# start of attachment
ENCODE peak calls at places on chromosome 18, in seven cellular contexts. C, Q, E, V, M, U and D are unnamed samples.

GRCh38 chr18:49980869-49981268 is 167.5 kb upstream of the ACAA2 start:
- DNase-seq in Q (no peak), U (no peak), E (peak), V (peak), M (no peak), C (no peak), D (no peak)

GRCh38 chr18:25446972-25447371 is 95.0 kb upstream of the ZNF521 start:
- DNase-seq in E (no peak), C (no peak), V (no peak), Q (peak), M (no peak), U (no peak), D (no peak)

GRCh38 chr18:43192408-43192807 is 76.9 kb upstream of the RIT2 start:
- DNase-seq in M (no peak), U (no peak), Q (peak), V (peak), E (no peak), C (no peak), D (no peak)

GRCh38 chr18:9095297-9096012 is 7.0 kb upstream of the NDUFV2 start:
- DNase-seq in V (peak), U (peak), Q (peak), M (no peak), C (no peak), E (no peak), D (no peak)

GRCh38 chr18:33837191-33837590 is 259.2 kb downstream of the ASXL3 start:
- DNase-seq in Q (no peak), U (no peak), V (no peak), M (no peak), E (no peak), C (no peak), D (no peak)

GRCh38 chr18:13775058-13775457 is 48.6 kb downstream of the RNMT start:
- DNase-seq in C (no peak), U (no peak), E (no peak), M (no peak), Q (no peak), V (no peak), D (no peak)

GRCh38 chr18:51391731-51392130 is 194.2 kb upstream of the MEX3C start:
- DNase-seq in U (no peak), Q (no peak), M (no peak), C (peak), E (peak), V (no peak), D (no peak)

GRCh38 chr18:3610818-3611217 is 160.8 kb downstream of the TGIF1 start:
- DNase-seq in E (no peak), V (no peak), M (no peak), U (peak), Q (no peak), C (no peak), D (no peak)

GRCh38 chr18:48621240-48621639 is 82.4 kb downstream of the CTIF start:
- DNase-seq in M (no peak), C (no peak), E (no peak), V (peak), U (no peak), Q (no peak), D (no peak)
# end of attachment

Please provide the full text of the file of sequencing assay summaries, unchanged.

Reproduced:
ENCODE peak calls at places on chromosome 18, in seven cellular contexts. C, Q, E, V, M, U and D are unnamed samples.

GRCh38 chr18:49980869-49981268 is 167.5 kb upstream of the ACAA2 start:
- DNase-seq in Q (no peak), U (no peak), E (peak), V (peak), M (no peak), C (no peak), D (no peak)

GRCh38 chr18:25446972-25447371 is 95.0 kb upstream of the ZNF521 start:
- DNase-seq in E (no peak), C (no peak), V (no peak), Q (peak), M (no peak), U (no peak), D (no peak)

GRCh38 chr18:43192408-43192807 is 76.9 kb upstream of the RIT2 start:
- DNase-seq in M (no peak), U (no peak), Q (peak), V (peak), E (no peak), C (no peak), D (no peak)

GRCh38 chr18:9095297-9096012 is 7.0 kb upstream of the NDUFV2 start:
- DNase-seq in V (peak), U (peak), Q (peak), M (no peak), C (no peak), E (no peak), D (no peak)

GRCh38 chr18:33837191-33837590 is 259.2 kb downstream of the ASXL3 start:
- DNase-seq in Q (no peak), U (no peak), V (no peak), M (no peak), E (no peak), C (no peak), D (no peak)

GRCh38 chr18:13775058-13775457 is 48.6 kb downstream of the RNMT start:
- DNase-seq in C (no peak), U (no peak), E (no peak), M (no peak), Q (no peak), V (no peak), D (no peak)

GRCh38 chr18:51391731-51392130 is 194.2 kb upstream of the MEX3C start:
- DNase-seq in U (no peak), Q (no peak), M (no peak), C (peak), E (peak), V (no peak), D (no peak)

GRCh38 chr18:3610818-3611217 is 160.8 kb downstream of the TGIF1 start:
- DNase-seq in E (no peak), V (no peak), M (no peak), U (peak), Q (no peak), C (no peak), D (no peak)

GRCh38 chr18:48621240-48621639 is 82.4 kb downstream of the CTIF start:
- DNase-seq in M (no peak), C (no peak), E (no peak), V (peak), U (no peak), Q (no peak), D (no peak)